Tomiwa Aladekomo, CEO of TechCabal in this interview with BusinessDay’s Frank Eleanya speaks on the growing technology industry in Africa and the role of media in building the different segments.
TechCabal is a tech media company as well as a startup that gets funded, how does that work?
Think about media and technology companies. We’re building publications and intellectual property of all sorts that we believe will be incredibly viable over time. Our flagship publication is TechCabal which of course has been one of the most important publications covering Africa’s startup and now technology ecosystem. Our fundamental thesis was always that we’re going to build viable publications in important niches and obviously, technology has proven to be one of those.
From an editorial coverage perspective. It means that we are operating in the same industry that one of our Publications covers. Sometimes that causes conflicts but at the same time, it’s clear that strategically when we’re picking our niches we picked an important one because, When we started Techcabal was when some young guys in CC-Hub who were in the industry were building, but only a few people saw the promise. The big money wasn’t coming in, the banks were not worried about some startup guys. As an industry everything was in the air, they could have gone anywhere it could have mattered or could not have mattered.
So I think what’s important is that we chose really well and strategically we made the right call in covering technology and building an important publication in that space. And as a business, we’re going to continue to do that to develop protocols in important spaces. So today we’re talking about TechCabal and Zikoko, but over time we’ll develop more publications covering more important news spaces and build robust business models around them.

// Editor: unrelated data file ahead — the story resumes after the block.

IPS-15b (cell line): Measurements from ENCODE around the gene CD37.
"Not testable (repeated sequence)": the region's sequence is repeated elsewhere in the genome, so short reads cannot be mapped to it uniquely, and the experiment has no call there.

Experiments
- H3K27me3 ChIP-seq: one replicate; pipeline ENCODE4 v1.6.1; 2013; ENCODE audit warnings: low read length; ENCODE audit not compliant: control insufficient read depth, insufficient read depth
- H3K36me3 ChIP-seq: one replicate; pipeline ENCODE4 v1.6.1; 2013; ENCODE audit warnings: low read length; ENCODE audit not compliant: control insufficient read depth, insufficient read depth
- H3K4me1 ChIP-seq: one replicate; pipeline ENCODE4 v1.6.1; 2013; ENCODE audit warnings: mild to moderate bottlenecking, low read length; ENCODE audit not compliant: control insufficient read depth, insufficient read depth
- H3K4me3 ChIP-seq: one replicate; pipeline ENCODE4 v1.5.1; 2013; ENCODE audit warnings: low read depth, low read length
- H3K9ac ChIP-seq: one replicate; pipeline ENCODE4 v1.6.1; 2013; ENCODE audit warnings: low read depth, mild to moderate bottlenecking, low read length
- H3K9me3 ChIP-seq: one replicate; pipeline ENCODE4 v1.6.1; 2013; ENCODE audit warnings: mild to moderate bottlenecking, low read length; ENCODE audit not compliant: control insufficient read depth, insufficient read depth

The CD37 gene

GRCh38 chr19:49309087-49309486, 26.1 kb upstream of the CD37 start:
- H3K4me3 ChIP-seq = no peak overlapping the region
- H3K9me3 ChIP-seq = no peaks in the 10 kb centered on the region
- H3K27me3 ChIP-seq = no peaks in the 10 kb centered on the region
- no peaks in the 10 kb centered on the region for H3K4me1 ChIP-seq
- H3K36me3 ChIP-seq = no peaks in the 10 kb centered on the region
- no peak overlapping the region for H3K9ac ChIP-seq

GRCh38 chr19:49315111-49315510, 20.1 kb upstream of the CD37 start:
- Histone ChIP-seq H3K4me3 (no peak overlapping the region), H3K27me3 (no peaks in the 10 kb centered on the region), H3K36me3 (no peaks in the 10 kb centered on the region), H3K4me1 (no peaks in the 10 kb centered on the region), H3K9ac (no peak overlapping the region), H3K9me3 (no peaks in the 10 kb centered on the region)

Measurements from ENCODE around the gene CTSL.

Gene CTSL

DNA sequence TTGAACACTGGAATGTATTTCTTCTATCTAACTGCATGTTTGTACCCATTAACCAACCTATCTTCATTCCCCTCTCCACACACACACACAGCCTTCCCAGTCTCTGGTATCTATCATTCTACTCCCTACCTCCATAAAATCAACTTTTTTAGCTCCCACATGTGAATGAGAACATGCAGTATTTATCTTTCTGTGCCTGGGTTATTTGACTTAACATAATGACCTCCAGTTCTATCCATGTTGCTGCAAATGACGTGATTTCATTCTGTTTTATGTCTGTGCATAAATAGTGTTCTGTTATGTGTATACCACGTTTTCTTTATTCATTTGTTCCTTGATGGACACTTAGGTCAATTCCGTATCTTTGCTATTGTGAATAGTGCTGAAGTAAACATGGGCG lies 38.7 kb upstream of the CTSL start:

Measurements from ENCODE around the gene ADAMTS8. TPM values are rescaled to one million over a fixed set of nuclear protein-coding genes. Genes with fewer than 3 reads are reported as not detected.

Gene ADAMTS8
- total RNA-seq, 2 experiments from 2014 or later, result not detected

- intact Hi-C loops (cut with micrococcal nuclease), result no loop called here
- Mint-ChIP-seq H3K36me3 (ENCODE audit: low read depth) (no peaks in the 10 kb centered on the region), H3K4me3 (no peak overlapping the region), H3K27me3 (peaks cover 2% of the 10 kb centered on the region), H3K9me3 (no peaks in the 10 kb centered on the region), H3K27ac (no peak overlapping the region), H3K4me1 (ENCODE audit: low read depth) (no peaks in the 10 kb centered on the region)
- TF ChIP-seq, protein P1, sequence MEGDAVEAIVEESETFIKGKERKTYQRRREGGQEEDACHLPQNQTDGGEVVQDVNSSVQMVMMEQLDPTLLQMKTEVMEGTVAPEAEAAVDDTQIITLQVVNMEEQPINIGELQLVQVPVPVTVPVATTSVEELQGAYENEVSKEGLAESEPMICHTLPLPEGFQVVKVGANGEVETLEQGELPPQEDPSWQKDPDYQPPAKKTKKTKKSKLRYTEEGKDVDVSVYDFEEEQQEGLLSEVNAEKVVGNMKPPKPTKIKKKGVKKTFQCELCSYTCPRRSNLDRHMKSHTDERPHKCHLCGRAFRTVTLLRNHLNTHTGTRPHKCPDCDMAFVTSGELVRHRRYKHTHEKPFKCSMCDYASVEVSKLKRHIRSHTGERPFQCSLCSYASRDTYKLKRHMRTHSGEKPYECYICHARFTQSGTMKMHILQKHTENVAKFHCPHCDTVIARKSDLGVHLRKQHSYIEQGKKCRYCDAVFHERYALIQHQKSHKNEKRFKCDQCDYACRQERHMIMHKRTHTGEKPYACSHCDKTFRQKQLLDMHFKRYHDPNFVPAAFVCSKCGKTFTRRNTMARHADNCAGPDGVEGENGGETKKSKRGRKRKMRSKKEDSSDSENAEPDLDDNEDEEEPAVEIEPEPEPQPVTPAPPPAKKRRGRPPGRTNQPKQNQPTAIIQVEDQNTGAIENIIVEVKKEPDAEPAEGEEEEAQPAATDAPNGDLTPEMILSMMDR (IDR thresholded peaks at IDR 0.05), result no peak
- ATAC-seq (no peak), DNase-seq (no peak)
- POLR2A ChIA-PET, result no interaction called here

What is your view of the coverage of the tech industry in Nigeria with regards to what is obtainable around the world?
Two things; we are pan-African in focus so we cover Africa’s Tech ecosystem. Beyond Nigeria, we cover the entire ecosystem across Africa. We also cover the impact and business of technology across Africa. What’s the difference between those? They are startups but there’s also big tech. These include the telcos, the banks, and the global platforms such as Facebook, and Amazon. All of those are big tech. We started out covering just startups, but over time our mission has evolved first to cover technology as a whole that also includes innovation.
So if some random guy in a village is building interesting things that change and improve the lives of people, it may not be a pure technology play, it may definitely not be a startup. But if they’re doing interesting work, we’re interested in covering it.
From a business perspective, we’re increasingly in a business publication. We want to cover the business of technology; how it makes money, and how it affects people at a pan-African level. We’re obviously based out of Nigeria. It’s the market that we know best, that we’re closest to and so we do some really deep work here. Over time, our goal is to grow the depth to which we can cover the entire continent. So by the end of this year, you should see us covering East Africa, Northern Africa, Southern Africa, and francophone Africa in a lot more depth than we do now.
The second thing I would say beyond being pan-African, we are essentially a trade service publication. That is, we’re offering useful information. Techcabal is often the first place we will find out what is happening in technology. A lot of the work that we do is just putting out pure data, information about what’s happening in tech and why it matters, how it affects you. It’s service journalism.
A good comparison for us would be The Information. I don’t know if you’re familiar with it, but it is an American tech publication. I read The Information and a lot of it is not sensational. It’s informative. It is simply about the information you need to know to do your business. If you’re a business person you want to understand how tech is going to affect your business in Africa.
Do you think there is a difference between tech media and traditional media in terms of style?